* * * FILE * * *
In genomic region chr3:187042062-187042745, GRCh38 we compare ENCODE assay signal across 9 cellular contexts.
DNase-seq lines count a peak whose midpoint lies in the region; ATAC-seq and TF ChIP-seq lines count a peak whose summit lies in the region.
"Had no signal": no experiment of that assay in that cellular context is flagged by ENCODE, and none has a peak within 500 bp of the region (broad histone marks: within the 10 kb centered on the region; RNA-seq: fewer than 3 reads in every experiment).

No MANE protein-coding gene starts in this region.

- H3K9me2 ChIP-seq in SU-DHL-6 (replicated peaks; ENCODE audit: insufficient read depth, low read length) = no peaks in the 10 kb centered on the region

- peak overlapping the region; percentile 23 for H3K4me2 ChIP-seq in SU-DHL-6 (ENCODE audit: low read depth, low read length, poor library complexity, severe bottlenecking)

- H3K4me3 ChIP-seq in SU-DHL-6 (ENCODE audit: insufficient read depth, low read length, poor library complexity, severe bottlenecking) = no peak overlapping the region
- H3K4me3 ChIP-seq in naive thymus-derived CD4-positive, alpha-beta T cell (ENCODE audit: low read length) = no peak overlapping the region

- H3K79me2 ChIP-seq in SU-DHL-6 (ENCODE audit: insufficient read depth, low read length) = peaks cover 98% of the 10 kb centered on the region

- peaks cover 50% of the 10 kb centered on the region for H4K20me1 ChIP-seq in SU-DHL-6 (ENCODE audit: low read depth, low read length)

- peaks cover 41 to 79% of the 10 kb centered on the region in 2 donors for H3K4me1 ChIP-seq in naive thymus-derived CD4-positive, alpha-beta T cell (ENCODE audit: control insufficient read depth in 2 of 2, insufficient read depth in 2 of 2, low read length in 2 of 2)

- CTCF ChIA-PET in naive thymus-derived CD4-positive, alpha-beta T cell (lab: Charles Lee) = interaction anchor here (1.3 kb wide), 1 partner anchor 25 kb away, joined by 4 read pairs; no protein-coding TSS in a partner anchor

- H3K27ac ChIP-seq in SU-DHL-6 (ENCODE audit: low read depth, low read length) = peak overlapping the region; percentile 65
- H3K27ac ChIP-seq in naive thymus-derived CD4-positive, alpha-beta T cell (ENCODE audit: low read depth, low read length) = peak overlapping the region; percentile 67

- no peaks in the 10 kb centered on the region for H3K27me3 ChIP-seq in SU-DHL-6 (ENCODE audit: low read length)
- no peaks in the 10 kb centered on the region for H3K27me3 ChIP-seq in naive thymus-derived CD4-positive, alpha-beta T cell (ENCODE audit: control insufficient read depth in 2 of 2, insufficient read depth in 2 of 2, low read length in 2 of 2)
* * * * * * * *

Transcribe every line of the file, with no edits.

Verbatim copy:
In genomic region chr3:187042062-187042745, GRCh38 we compare ENCODE assay signal across 9 cellular contexts.
DNase-seq lines count a peak whose midpoint lies in the region; ATAC-seq and TF ChIP-seq lines count a peak whose summit lies in the region.
"Had no signal": no experiment of that assay in that cellular context is flagged by ENCODE, and none has a peak within 500 bp of the region (broad histone marks: within the 10 kb centered on the region; RNA-seq: fewer than 3 reads in every experiment).

No MANE protein-coding gene starts in this region.

- H3K9me2 ChIP-seq in SU-DHL-6 (replicated peaks; ENCODE audit: insufficient read depth, low read length) = no peaks in the 10 kb centered on the region

- peak overlapping the region; percentile 23 for H3K4me2 ChIP-seq in SU-DHL-6 (ENCODE audit: low read depth, low read length, poor library complexity, severe bottlenecking)

- H3K4me3 ChIP-seq in SU-DHL-6 (ENCODE audit: insufficient read depth, low read length, poor library complexity, severe bottlenecking) = no peak overlapping the region
- H3K4me3 ChIP-seq in naive thymus-derived CD4-positive, alpha-beta T cell (ENCODE audit: low read length) = no peak overlapping the region

- H3K79me2 ChIP-seq in SU-DHL-6 (ENCODE audit: insufficient read depth, low read length) = peaks cover 98% of the 10 kb centered on the region

- peaks cover 50% of the 10 kb centered on the region for H4K20me1 ChIP-seq in SU-DHL-6 (ENCODE audit: low read depth, low read length)

- peaks cover 41 to 79% of the 10 kb centered on the region in 2 donors for H3K4me1 ChIP-seq in naive thymus-derived CD4-positive, alpha-beta T cell (ENCODE audit: control insufficient read depth in 2 of 2, insufficient read depth in 2 of 2, low read length in 2 of 2)

- CTCF ChIA-PET in naive thymus-derived CD4-positive, alpha-beta T cell (lab: Charles Lee) = interaction anchor here (1.3 kb wide), 1 partner anchor 25 kb away, joined by 4 read pairs; no protein-coding TSS in a partner anchor

- H3K27ac ChIP-seq in SU-DHL-6 (ENCODE audit: low read depth, low read length) = peak overlapping the region; percentile 65
- H3K27ac ChIP-seq in naive thymus-derived CD4-positive, alpha-beta T cell (ENCODE audit: low read depth, low read length) = peak overlapping the region; percentile 67

- no peaks in the 10 kb centered on the region for H3K27me3 ChIP-seq in SU-DHL-6 (ENCODE audit: low read length)
- no peaks in the 10 kb centered on the region for H3K27me3 ChIP-seq in naive thymus-derived CD4-positive, alpha-beta T cell (ENCODE audit: control insufficient read depth in 2 of 2, insufficient read depth in 2 of 2, low read length in 2 of 2)